Alt Data Moves Beyond Front Office

Terry Flanagan

Alternative data is commonly perceived as the grist of trading desks, where real-time information on breaking events gives a leg up to quick-profit trades.

But more areas of the enterprise are leveraging Twitter and other social-media feeds that have emerged as the de facto modern-day newswire. The functions within the corporation may be different, but the underlying value proposition is the same — to benefit from having the most immediate information.

Take communications, for example, where information is currency and reputational risk must be minimized. Corp-comms professionals traffic in information, whether it be rationing it out to the media, developing it via the next marketing campaign, or countering it via damage control of negative publicity. In any capacity, they need to have the latest information on their company, their customers and their industry.

Anthony D’Angelo, PRSA

“Tweets can move markets, and for any communications professional to overlook the essential role of social media in the corporate communications, financial communications and investor relations galaxy would be a dereliction of duty,” said Anthony D’Angelo, Chair of the Public Relations Society of America.

“Social media channels are no longer new or alternative media, they’re mainstream,” said D’Angelo, who is also a public-relations professor at Syracuse University. “They may someday become — through some technology, usage pattern or strategy to be determined — the only stream.”

On May 30, the Federal Reserve proposed a plan to loosen the so-called Volcker Rule, a four-year old regulation that prohibits banks from engaging in proprietary trading or owning stakes in hedge funds or private-equity funds. Banks’ risk-taking was largely blamed for the global financial crisis of 2008-2009, and it remains a sensitive area; bank communications pros need to know all sides of the story to best craft their own message.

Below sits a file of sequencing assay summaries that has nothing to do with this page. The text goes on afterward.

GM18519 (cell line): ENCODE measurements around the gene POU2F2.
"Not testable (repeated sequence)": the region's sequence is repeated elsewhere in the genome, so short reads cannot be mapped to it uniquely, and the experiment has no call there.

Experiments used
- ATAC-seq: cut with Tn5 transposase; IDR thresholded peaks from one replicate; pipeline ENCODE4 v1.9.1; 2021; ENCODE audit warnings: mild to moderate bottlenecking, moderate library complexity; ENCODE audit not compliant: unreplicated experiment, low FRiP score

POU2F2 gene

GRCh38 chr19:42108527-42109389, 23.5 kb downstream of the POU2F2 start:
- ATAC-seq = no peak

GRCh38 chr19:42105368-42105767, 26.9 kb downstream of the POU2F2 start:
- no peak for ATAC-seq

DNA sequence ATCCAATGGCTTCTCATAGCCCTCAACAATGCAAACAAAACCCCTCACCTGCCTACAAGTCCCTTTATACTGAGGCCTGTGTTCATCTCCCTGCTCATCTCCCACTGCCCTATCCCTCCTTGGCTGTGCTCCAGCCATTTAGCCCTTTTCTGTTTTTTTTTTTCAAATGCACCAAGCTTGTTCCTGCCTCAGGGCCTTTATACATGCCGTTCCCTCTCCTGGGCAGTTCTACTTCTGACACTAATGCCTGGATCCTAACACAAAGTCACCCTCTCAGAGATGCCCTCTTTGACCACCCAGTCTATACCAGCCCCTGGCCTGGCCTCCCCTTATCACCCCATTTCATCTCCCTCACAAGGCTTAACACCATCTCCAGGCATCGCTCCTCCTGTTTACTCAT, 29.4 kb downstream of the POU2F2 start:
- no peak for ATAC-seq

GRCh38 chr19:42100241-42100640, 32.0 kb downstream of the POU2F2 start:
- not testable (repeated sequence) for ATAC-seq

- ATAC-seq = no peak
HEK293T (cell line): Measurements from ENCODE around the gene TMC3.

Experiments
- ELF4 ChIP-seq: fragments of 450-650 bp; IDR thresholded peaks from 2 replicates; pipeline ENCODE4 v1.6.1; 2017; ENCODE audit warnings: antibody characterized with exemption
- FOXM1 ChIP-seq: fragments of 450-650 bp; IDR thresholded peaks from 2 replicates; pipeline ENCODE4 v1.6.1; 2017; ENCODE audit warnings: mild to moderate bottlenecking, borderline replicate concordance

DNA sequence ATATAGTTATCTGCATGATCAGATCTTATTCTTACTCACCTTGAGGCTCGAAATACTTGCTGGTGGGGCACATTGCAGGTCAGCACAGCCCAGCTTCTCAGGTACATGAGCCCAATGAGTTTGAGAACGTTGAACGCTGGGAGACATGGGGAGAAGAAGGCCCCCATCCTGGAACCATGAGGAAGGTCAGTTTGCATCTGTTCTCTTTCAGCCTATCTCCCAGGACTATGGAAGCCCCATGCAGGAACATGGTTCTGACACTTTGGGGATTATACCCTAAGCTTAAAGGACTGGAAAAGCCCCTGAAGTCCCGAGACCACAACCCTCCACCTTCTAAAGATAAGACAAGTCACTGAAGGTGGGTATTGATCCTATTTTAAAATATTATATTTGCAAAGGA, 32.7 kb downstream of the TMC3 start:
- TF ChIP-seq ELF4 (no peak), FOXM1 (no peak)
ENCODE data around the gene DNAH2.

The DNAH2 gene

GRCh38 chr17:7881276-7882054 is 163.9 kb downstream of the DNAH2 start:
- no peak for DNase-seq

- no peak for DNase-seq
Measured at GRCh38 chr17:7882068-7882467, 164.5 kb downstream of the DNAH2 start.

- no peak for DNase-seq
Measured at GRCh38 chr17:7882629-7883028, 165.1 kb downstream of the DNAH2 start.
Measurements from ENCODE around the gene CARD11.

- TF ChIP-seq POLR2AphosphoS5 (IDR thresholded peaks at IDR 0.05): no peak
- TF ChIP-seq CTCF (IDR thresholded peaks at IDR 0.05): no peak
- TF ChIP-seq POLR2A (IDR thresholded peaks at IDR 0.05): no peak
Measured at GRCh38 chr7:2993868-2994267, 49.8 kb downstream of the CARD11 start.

Similar news developments happen across industries on a daily basis.

In late May, #BoycottABC trended on Twitter after the television network canceled “Roseanne” in response to a series of racist tweets by the hit show’s namesake. While much of the ensuing debate was political, it also included meaningful perspectives about the bottom line — which communications professionals are paid to protect.

“We’re seeing interest that’s broader than just purely finance use cases,” said Ed Oliver, Vice President, Finance Sales at Dataminr. “In finance, it’s about trading on real-time information during market hours. In public relations, corporate communications, and investor relations, the lens is a bit different.”

Oliver explained in communications functions, “real-time is about being on top of breaking news of an event so you can craft the right response and do the internal work you need to do.”

Ed Oliver, Dataminr

Twitter “is not just a niche information source” for front desks of financial firms, Oliver said. “This is information that other entities of the corporation are interested in. The versatility of the content is such that it’s very valuable for a hedge-fund manager or an oil trader, but there is also value for the enterprise side of a company or corporate environment.”

According to PRSA’s D’Angelo, a communications pro can leverage Twitter to engage in real-time message and audience monitoring; take advantage of the analytical tools to measure communication effects and feedback; gather competitive and marketplace intelligence; and establish relationships with the right social media influencers who can help amplify one’s message.

“The disadvantage of not doing so is for you to become irrelevant as a communications professional,” D’Angelo added.

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